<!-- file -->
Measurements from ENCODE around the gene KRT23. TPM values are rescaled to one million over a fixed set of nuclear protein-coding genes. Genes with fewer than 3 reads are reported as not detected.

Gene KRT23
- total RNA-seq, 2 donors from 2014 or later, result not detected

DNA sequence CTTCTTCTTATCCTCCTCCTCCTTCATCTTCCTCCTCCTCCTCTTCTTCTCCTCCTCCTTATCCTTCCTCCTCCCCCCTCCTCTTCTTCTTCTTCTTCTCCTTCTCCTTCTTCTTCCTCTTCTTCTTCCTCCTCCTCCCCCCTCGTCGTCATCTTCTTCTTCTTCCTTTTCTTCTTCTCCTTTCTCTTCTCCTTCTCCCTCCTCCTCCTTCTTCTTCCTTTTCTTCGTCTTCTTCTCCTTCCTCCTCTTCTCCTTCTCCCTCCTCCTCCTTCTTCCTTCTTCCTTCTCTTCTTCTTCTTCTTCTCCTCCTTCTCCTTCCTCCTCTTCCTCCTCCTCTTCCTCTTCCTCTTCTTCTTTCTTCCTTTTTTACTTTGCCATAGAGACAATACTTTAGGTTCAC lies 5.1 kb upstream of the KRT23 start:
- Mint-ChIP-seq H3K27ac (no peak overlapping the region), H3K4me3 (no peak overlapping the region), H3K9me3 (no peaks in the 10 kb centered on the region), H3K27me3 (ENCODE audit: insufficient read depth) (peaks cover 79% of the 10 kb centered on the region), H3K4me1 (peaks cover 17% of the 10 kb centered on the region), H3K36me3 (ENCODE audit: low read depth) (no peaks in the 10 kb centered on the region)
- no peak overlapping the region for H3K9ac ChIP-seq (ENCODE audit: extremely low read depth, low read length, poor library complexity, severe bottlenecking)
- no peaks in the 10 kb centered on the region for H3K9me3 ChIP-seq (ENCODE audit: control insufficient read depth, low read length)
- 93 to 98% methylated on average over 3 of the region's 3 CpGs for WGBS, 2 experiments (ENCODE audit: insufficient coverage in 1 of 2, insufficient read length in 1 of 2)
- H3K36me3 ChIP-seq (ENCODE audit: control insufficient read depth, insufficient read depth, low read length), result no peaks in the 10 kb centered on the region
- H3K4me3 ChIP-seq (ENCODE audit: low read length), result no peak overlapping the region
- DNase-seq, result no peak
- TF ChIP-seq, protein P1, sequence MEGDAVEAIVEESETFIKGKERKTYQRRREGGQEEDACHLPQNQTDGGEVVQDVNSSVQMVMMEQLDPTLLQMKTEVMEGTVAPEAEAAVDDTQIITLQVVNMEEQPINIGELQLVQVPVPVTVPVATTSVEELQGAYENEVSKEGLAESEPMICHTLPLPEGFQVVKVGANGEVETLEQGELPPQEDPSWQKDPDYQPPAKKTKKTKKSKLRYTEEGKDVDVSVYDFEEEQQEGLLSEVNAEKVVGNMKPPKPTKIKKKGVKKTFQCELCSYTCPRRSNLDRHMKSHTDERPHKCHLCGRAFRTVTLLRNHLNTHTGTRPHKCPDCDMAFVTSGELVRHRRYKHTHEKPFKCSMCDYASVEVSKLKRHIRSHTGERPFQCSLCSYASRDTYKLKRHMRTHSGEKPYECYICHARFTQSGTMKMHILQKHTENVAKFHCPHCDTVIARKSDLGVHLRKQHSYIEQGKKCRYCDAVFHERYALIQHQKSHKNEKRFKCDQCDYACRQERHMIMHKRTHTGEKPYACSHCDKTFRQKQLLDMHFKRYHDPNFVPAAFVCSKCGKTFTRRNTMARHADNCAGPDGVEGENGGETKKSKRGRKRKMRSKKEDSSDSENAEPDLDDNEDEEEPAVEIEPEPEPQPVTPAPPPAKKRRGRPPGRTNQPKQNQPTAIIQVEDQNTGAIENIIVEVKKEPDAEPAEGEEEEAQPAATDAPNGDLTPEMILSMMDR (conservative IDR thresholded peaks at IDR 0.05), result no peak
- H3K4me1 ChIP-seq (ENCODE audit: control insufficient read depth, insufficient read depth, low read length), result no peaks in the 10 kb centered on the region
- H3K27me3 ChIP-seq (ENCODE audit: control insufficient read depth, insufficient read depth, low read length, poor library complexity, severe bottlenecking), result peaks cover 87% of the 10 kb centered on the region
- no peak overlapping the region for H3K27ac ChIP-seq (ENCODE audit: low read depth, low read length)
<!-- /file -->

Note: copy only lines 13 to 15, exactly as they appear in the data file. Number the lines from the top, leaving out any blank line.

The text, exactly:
- H3K4me1 ChIP-seq (ENCODE audit: control insufficient read depth, insufficient read depth, low read length), result no peaks in the 10 kb centered on the region
- H3K27me3 ChIP-seq (ENCODE audit: control insufficient read depth, insufficient read depth, low read length, poor library complexity, severe bottlenecking), result peaks cover 87% of the 10 kb centered on the region
- no peak overlapping the region for H3K27ac ChIP-seq (ENCODE audit: low read depth, low read length)